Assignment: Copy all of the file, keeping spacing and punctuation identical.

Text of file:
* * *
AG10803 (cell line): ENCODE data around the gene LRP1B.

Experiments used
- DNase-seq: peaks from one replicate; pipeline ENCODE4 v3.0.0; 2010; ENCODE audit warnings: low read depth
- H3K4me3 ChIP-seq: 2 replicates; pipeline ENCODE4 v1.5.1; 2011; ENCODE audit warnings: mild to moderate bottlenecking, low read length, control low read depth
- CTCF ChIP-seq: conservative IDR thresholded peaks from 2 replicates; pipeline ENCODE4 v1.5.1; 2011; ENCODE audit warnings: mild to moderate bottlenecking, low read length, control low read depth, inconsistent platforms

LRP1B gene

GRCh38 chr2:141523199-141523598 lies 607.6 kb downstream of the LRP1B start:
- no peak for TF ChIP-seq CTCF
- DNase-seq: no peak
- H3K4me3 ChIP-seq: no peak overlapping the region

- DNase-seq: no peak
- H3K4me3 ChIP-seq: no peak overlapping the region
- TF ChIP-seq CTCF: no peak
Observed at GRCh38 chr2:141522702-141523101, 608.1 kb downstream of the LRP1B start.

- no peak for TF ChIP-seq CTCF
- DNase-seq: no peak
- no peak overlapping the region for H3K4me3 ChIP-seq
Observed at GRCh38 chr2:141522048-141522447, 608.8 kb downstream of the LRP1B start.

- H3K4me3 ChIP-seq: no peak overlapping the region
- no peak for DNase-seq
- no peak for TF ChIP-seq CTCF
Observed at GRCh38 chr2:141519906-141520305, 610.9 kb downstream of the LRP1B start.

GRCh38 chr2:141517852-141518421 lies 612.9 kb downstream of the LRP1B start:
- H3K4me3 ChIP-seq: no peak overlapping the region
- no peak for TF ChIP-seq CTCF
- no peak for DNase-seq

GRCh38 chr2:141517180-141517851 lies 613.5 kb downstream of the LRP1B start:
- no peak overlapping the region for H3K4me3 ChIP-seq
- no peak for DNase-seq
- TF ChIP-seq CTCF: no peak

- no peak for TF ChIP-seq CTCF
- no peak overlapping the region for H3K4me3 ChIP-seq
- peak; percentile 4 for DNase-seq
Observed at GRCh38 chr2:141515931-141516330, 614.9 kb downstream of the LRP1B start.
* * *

AG10803 (cell line): ENCODE data around the gene LRP1B.

Experiments used
- DNase-seq: peaks from one replicate; pipeline ENCODE4 v3.0.0; 2010; ENCODE audit warnings: low read depth
- H3K4me3 ChIP-seq: 2 replicates; pipeline ENCODE4 v1.5.1; 2011; ENCODE audit warnings: mild to moderate bottlenecking, low read length, control low read depth
- CTCF ChIP-seq: conservative IDR thresholded peaks from 2 replicates; pipeline ENCODE4 v1.5.1; 2011; ENCODE audit warnings: mild to moderate bottlenecking, low read length, control low read depth, inconsistent platforms

LRP1B gene

GRCh38 chr2:141523199-141523598 lies 607.6 kb downstream of the LRP1B start:
- no peak for TF ChIP-seq CTCF
- DNase-seq: no peak
- H3K4me3 ChIP-seq: no peak overlapping the region

- DNase-seq: no peak
- H3K4me3 ChIP-seq: no peak overlapping the region
- TF ChIP-seq CTCF: no peak
Observed at GRCh38 chr2:141522702-141523101, 608.1 kb downstream of the LRP1B start.

- no peak for TF ChIP-seq CTCF
- DNase-seq: no peak
- no peak overlapping the region for H3K4me3 ChIP-seq
Observed at GRCh38 chr2:141522048-141522447, 608.8 kb downstream of the LRP1B start.

- H3K4me3 ChIP-seq: no peak overlapping the region
- no peak for DNase-seq
- no peak for TF ChIP-seq CTCF
Observed at GRCh38 chr2:141519906-141520305, 610.9 kb downstream of the LRP1B start.

GRCh38 chr2:141517852-141518421 lies 612.9 kb downstream of the LRP1B start:
- H3K4me3 ChIP-seq: no peak overlapping the region
- no peak for TF ChIP-seq CTCF
- no peak for DNase-seq

GRCh38 chr2:141517180-141517851 lies 613.5 kb downstream of the LRP1B start:
- no peak overlapping the region for H3K4me3 ChIP-seq
- no peak for DNase-seq
- TF ChIP-seq CTCF: no peak

- no peak for TF ChIP-seq CTCF
- no peak overlapping the region for H3K4me3 ChIP-seq
- peak; percentile 4 for DNase-seq
Observed at GRCh38 chr2:141515931-141516330, 614.9 kb downstream of the LRP1B start.